INKY has discovered a threat actor targeting Netflix customers in a credential-harvesting campaign.
Leveraging Netflix for credential harvesting.
INKY this morning blogged about a phishing scheme that impersonates Netflix. Researchers report that between August 21 and August 27 of this year, Netflix customers were the target of a personal identifiable information (PII) data harvesting campaign. The campaign used a malicious HTML attachment compressed in a zip file.
Social engineers show more linguistic savvy.
The campaign is noteworthy because it shows that criminal social engineering is being conducted with greater polish, without some of the clumsy diction and non-standard language that once made it easy to spot. As INKY puts it, "There was a time when brand fraud attempts were easier to catch because they contained many tell-tale signs of phishing. Multiple typos, strange word choices, suspicious URLs, and odd-looking logos provided insight to the recipients of these malicious emails. But times have changed. Cybercrime gets more sophisticated every year, with no signs of stopping. Today, many tell-tale signs of a brand impersonation are so cleverly hidden that even the most discerning eye can’t recognize them. That certainly is the case with the most recent Fresh Phish to swim into INKY’s nets."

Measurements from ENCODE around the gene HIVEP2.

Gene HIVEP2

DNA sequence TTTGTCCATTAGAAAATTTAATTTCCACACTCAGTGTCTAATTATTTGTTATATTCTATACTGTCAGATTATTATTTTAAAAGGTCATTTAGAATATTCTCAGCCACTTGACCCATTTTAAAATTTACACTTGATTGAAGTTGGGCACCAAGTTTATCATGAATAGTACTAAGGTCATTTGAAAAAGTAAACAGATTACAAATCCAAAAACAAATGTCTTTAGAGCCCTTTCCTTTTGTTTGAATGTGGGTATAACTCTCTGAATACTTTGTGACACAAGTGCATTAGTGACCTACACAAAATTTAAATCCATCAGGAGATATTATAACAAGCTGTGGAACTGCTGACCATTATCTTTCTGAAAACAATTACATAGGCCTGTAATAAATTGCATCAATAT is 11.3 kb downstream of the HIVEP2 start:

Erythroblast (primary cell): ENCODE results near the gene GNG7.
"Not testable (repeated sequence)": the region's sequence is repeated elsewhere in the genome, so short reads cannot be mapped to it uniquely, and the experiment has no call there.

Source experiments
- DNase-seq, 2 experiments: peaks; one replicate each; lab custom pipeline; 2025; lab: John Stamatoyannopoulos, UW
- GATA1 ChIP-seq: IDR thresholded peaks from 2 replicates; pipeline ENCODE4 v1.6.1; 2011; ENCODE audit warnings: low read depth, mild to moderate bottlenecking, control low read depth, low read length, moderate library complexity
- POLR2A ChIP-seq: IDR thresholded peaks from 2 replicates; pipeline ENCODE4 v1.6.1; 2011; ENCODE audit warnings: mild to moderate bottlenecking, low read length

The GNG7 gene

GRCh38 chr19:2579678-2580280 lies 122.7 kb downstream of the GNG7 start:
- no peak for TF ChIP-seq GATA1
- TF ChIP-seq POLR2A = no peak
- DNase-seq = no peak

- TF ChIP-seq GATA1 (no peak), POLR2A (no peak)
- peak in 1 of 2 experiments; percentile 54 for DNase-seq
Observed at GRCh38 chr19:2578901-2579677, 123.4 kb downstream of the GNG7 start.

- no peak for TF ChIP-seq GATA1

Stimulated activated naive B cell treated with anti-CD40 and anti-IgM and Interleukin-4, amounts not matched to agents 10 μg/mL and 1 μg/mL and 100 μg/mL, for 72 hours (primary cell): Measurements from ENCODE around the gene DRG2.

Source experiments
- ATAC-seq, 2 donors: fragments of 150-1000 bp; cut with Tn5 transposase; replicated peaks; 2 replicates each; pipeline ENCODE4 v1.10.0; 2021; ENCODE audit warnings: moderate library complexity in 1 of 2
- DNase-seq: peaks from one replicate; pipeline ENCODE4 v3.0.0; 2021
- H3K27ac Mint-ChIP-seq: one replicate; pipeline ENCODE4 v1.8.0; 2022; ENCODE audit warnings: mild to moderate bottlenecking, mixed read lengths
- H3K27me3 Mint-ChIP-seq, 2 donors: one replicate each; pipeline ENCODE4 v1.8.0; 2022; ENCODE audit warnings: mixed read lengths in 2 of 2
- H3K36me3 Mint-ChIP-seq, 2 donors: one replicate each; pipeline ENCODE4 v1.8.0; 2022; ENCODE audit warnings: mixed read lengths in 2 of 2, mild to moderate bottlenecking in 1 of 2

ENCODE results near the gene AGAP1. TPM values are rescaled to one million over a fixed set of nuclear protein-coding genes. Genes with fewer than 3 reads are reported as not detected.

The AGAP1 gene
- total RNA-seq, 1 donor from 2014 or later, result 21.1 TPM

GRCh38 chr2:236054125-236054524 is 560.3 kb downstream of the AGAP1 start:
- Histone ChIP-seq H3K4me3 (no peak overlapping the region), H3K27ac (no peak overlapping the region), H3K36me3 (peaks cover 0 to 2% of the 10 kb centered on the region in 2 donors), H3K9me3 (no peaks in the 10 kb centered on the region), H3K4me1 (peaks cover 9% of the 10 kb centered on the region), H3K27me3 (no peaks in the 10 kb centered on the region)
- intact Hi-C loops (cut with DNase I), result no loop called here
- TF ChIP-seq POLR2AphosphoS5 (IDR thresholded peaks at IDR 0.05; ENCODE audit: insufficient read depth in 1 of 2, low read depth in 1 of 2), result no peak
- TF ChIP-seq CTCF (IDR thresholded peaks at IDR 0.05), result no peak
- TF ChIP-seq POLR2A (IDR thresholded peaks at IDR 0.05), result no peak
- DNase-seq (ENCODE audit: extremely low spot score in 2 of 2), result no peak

Brand spoofing and a familiar attack sequence.
The phishing emails targeted Netflix customers, and were spoofed to look as if they came from Netflix’s actual domain. The emails originated from a virtual private server in Germany, and then moved to an abused mail server from a Peruvian university, which allowed the email to receive a DKIM pass and make it to the recipient.
The scam itself had a familiar style. Recipients of the email were told that they needed to update their billing information for Netflix by downloading a form attached to the email. The attached “form” is a zip file containing an HTML attachment asking for PII on the recipient’s device. After the receiver fills in their information, there is a button at the bottom that says “Agree and Continue.” And of course when they agree and continue, their PII gets sent to the threat actor.
Some email best practices.
INKY reminds users of best practices when it comes to unidentified emails. They advise being cautious of zip file attachments, since there is no ability to preview them, visiting a company’s website directly to resolve an account issue, and using the browser’s address bar to hover over links and determine that you’re on a website instead of a local file. They also note that SMTP servers should be set up so that they don’t accept and forward emails from non-local IP addresses to non-local mailboxes.